Anatomy of Murder

Anatomy of Murder The streets of London seethe with rumour and conspiracy as the King s navy battles the French at sea And while the banks of the Thames swarm with life a body is dragged from its murky waters In anoth

  • Title: Anatomy of Murder
  • Author: Imogen Robertson
  • ISBN: 9780755348442
  • Page: 240
  • Format: Paperback
  • The streets of London seethe with rumour and conspiracy as the King s navy battles the French at sea And while the banks of the Thames swarm with life, a body is dragged from its murky waters In another part of town, where the air seems sweeter, the privileged enjoy a brighter world of complacent wealth and intoxicating celebrity But as society revels in its pleasures,The streets of London seethe with rumour and conspiracy as the King s navy battles the French at sea And while the banks of the Thames swarm with life, a body is dragged from its murky waters In another part of town, where the air seems sweeter, the privileged enjoy a brighter world of complacent wealth and intoxicating celebrity But as society revels in its pleasures, a darker plot is played out.Yet some are willing to look below the surface to the unsavoury depths Mrs Harriet Westerman believes passionately in justice Reclusive anatomist Gabriel Crowther is fascinated by the bones beneath the skin Invited to seek the true nature of the dead man, they risk censure for an unnatural interest in murder But when the safety of a nation is at stake, personal reputation must give way to the pursuit of reason and truth.

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    About "Imogen Robertson"

    1. Imogen Robertson

      Imogen Robertson grew up in Darlington, studied Russian and German at Cambridge and now lives in London She directed for film, TV and radio before becoming a full time author and won the Telegraph s First thousand words of a novel competition in 2007 with the opening of Instruments of Darkness, her first novel Her other novels also featuring the detective duo of Harriet Westerman and Gabriel Crowther are Anatomy of Murder, Island of Bones and Circle of Shadows The Paris Winter, a story of betrayal and darkness set during the Belle poque, will be published in the US by St Martin s Press in November 2014 She has been short listed for the CWA Ellis Peters Historical Dagger twice and is married to a freelance cheesemonger.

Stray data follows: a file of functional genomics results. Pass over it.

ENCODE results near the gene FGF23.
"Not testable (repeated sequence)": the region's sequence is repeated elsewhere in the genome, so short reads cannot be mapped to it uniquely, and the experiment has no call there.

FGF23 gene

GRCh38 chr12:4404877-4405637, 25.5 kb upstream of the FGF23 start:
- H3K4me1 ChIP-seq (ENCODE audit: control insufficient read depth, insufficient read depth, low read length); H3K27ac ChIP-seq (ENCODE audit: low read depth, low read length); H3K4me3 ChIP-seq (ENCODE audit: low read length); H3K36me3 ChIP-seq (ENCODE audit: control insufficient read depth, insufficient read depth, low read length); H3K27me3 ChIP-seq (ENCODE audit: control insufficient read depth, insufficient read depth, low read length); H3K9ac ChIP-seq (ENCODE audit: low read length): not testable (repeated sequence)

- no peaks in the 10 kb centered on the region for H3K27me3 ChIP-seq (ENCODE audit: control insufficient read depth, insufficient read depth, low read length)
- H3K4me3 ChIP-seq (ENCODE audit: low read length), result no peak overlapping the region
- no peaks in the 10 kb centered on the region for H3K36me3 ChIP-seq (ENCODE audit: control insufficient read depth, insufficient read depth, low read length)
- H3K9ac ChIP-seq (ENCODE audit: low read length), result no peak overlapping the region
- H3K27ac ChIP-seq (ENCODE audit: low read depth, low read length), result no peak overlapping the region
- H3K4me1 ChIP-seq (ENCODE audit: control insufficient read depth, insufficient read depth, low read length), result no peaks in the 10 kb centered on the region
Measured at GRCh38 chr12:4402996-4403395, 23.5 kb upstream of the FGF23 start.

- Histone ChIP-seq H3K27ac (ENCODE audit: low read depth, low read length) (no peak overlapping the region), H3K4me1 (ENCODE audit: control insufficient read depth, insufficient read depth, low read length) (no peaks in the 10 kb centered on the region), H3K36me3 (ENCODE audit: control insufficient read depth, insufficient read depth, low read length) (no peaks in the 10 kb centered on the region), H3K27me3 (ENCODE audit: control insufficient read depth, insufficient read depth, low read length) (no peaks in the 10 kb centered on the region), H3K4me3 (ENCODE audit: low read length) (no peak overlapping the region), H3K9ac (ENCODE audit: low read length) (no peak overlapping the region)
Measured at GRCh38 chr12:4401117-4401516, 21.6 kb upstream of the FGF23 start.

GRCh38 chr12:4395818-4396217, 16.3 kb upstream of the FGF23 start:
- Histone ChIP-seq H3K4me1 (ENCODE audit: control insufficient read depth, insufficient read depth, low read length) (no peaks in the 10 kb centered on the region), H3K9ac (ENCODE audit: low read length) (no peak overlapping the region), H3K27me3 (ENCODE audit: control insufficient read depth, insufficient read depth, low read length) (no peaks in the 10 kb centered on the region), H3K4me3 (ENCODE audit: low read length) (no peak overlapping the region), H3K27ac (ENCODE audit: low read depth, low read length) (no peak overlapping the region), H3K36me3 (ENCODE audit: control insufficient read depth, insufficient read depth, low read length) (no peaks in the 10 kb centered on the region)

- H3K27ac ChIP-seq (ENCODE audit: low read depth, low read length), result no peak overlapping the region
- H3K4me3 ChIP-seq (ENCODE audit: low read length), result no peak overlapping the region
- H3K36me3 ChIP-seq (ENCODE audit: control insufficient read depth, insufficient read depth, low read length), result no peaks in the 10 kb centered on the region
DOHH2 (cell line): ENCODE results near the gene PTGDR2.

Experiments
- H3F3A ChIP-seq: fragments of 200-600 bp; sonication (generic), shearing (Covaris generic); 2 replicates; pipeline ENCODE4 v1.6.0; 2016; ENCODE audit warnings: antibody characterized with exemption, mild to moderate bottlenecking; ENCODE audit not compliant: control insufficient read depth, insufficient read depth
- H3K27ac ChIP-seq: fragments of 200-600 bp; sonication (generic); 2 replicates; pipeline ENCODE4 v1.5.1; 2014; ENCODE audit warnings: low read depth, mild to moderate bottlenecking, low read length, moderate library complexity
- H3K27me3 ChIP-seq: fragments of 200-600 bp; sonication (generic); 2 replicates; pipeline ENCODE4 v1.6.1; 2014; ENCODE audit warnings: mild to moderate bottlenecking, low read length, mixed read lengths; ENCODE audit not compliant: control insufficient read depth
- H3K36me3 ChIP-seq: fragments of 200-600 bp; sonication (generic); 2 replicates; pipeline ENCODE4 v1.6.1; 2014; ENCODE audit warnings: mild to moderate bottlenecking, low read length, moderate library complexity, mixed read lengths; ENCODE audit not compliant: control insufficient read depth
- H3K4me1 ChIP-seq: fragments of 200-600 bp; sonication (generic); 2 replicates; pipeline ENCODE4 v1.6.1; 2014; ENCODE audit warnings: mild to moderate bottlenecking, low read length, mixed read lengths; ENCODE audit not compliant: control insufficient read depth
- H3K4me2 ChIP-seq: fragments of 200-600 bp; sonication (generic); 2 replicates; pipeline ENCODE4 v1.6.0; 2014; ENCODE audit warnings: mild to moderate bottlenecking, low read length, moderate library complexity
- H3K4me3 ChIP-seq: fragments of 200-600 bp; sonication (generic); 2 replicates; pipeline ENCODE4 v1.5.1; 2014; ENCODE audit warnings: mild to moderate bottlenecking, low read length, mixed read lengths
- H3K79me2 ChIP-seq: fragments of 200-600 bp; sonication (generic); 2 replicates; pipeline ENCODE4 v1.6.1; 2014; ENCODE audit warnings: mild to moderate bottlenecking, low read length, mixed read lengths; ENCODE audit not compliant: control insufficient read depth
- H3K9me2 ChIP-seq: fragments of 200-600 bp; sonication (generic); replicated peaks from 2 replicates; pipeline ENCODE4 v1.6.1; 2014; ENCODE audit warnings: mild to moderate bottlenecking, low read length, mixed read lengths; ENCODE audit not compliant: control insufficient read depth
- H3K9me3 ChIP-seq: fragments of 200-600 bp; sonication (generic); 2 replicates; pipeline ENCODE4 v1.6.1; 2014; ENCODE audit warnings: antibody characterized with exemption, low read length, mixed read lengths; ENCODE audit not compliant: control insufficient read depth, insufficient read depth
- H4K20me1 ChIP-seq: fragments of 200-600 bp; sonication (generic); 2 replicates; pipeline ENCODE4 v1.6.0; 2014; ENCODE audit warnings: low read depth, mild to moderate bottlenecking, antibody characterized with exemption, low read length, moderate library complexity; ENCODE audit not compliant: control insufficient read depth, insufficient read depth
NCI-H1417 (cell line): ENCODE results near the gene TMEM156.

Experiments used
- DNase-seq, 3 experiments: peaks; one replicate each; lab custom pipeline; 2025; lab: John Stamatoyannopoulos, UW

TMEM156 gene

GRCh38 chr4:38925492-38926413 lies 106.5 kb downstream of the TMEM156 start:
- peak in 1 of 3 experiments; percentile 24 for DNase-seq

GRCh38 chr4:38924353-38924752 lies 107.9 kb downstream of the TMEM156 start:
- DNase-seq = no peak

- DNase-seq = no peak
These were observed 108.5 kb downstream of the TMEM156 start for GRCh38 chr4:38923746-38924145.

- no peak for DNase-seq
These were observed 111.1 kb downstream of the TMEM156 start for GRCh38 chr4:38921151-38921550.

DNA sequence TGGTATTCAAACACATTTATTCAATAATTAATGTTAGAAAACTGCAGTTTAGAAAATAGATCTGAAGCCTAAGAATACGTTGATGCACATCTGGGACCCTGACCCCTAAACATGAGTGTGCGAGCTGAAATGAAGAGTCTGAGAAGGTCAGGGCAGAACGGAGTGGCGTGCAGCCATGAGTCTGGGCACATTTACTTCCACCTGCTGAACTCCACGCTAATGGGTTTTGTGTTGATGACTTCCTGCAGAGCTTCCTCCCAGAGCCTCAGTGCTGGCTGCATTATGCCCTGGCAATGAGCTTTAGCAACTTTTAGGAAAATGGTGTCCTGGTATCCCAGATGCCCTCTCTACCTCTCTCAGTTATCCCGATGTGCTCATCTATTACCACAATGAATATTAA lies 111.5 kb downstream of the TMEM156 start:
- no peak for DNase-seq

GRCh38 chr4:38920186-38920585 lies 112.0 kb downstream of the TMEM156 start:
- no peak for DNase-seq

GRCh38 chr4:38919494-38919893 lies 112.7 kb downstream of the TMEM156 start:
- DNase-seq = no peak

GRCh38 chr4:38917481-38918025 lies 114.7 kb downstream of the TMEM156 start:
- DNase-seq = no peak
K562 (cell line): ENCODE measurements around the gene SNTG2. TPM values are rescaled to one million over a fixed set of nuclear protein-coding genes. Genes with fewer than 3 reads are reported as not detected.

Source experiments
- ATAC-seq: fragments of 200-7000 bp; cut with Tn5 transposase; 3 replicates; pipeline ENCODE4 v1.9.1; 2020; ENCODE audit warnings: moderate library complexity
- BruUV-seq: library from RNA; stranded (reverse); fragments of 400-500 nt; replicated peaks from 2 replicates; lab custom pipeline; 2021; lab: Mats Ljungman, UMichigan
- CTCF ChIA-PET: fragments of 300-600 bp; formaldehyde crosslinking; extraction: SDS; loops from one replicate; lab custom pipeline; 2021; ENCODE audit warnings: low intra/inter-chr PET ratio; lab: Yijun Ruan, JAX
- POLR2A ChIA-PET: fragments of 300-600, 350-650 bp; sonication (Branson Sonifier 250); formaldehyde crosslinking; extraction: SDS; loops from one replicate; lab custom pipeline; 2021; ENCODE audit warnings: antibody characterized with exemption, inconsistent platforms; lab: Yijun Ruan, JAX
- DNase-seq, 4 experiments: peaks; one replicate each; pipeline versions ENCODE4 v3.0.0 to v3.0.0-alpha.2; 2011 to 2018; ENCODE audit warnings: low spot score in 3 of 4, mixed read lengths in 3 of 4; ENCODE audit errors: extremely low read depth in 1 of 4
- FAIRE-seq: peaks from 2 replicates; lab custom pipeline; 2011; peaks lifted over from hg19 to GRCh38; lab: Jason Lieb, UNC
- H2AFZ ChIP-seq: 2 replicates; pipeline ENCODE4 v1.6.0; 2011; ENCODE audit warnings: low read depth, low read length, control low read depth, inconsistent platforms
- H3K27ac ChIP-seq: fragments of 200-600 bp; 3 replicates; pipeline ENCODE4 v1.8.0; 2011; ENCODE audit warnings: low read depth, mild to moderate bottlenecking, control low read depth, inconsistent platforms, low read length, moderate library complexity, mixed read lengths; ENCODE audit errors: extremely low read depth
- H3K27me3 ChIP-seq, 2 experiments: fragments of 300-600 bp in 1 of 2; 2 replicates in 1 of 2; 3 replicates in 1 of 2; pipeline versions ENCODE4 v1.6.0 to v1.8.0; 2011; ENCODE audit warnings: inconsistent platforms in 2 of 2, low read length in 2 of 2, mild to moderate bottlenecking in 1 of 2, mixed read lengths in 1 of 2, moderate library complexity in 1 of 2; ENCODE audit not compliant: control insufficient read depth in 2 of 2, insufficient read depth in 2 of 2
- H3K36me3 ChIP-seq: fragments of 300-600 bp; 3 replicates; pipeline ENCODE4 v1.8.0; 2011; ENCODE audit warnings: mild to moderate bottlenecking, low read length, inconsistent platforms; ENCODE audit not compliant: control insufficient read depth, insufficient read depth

1. This was quite good. I loved the historical details, and the mystery was very interesting, with some distinct elements I haven't encountered in another mystery book thus far. Mrs. Westerman and Mr. Crowther are a good combination. Also liked Jocasta, Sam, and Boyo. Recommended to fans of historical fiction and mystery.Reviewed for Affaire de Coeur in the February 2012. affairedecoeur.

    2. The Book Report: Mrs. Harriet Westerman, Royal Navy wife, and Mr. Gabriel Crowther, anatomist and aristocrat manqué (albeit with a very good reason to have missed the mark), are back in these two volumes, succeeding "INSTRUMENTS OF DARKNESS". Mrs. Westerman is, in "Anatomy," in London because her husband has suffered a grievous injury in the process of taking a very rich prize ship (an eighteenth-century Royal Navy captain made his own and his crew's fortune by capturing enemy ships, not sinkin [...]